This high-impact, experiential workshop centred on the highly acclaimed work of Barry Oshry, addresses these four key questions: How can you generate greater partnership and engagement across your organisation? How can you create a more empowered, collaborative and innovative work culture? Do you want to learn practices to deepen your insight, cultivate your compassion and enhance your effectiveness? What can you expect?
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We are system creatures shaped by the contexts in which we live and work. For the most part we are blind to contexts Top, Middle, Bottom, Dominant, Other… and their impact on our consciousness i.
Awareness of systemic relationships and dynamics the patterns of relating leads to more accurate sensing and responding. Oshry challenges us to recognise that we too often over-privilege the personal and interpersonal lens. He highlights that there are also other systemic forces shaping our experience which have little to do with the psyches or temperaments of this particular group of individuals, or this particular situation or sector.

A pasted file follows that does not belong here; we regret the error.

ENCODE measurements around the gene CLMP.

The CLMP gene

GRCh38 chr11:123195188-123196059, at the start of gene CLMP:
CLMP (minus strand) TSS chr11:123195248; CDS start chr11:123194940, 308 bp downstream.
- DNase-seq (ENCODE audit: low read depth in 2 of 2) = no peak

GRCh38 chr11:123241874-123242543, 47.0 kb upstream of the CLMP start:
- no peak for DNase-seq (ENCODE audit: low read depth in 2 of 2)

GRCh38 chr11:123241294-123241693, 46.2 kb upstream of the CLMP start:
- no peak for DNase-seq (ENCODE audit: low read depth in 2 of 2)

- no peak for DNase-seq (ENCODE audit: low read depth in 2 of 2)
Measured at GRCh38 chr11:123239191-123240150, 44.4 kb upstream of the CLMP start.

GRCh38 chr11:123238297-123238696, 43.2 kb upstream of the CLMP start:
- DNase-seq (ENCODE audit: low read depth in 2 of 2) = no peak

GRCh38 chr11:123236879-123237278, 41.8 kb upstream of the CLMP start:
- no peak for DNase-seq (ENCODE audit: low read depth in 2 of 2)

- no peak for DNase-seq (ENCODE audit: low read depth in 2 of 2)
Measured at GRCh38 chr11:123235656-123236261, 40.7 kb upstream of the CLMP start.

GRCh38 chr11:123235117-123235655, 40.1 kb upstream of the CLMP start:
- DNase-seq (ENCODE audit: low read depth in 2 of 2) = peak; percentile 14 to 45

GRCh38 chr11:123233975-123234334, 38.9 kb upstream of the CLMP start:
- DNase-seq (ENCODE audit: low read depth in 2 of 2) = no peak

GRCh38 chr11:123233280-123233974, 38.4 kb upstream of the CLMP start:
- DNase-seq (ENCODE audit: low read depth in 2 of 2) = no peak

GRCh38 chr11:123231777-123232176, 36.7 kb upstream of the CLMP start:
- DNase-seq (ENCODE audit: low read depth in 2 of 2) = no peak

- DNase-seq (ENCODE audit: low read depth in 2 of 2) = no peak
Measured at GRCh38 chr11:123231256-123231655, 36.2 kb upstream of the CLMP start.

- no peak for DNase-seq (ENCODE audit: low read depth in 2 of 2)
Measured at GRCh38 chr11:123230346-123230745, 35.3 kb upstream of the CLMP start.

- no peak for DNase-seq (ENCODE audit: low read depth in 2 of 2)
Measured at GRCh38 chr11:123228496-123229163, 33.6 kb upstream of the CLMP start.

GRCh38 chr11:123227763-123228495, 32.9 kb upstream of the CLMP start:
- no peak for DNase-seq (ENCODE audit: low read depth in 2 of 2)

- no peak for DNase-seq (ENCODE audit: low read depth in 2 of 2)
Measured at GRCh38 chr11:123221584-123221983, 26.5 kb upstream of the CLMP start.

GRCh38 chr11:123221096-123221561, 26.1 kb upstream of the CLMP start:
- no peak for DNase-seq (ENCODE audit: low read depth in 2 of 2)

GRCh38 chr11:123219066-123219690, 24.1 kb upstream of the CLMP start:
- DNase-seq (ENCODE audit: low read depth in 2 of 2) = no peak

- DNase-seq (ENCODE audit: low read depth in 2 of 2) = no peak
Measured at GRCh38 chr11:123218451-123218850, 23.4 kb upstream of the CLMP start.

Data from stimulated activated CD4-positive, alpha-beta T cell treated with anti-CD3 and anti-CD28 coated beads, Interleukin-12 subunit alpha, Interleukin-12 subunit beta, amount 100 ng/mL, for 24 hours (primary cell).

The experiential exercises Oshry has created 1 day to 7 days in length reveal how many of us reflexively and blindly respond to contexts in habitual, predictable ways. In the first flush of enthusiasm of working with Teal principles some of us may have neglected the potency of habitual behaviour and paid insufficient attention to personal and organisational transitions. This requires a practical fluency in exercising personal and systemic power: appreciating the way in which individual consciousness is shaped by the wider system, but also how the individual is always central, whether they realise it or not, to the potential evolution of the wider system.
Systemic power, according to Oshry, enhances the capacity of the system to survive, develop, and thrive with its environment. People just flow and navigate between these different spaces, including within the same day. So, on one initiative I am leading it, and I am in a Top space. Another time, somebody else is leading and I am just following; I am the Bottom.